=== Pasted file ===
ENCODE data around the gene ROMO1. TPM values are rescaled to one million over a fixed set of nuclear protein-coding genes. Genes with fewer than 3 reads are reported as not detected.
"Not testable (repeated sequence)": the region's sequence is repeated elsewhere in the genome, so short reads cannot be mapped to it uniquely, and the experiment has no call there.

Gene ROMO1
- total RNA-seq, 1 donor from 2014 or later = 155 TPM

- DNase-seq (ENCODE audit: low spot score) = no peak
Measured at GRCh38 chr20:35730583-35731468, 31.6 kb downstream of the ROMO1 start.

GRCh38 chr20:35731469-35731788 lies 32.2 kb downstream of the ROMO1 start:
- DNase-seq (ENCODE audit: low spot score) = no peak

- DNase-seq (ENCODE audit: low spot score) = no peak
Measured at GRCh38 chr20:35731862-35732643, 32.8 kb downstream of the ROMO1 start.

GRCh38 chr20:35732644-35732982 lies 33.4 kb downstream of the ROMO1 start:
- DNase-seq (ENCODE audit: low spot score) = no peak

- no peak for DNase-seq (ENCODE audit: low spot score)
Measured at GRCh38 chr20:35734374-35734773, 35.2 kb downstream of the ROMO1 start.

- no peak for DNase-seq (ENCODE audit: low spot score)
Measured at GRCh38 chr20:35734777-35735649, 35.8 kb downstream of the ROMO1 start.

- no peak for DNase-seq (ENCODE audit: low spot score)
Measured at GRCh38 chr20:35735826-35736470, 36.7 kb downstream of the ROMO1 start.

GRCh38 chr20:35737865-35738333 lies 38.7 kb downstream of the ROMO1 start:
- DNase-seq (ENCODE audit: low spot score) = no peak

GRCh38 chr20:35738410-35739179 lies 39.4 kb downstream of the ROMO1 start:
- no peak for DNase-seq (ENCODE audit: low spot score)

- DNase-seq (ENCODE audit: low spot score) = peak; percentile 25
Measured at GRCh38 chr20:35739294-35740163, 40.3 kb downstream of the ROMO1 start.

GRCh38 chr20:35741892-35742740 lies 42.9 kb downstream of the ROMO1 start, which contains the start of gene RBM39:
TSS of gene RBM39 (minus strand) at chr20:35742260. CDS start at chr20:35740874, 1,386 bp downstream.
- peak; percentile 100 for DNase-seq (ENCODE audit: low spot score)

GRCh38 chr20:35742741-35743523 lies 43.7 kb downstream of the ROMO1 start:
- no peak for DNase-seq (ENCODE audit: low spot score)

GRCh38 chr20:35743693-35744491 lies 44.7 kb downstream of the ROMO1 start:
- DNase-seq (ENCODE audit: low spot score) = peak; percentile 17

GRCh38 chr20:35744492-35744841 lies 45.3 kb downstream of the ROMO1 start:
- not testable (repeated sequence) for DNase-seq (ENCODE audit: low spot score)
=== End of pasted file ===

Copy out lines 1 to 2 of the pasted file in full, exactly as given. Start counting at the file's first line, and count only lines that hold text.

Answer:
ENCODE data around the gene ROMO1. TPM values are rescaled to one million over a fixed set of nuclear protein-coding genes. Genes with fewer than 3 reads are reported as not detected.
"Not testable (repeated sequence)": the region's sequence is repeated elsewhere in the genome, so short reads cannot be mapped to it uniquely, and the experiment has no call there.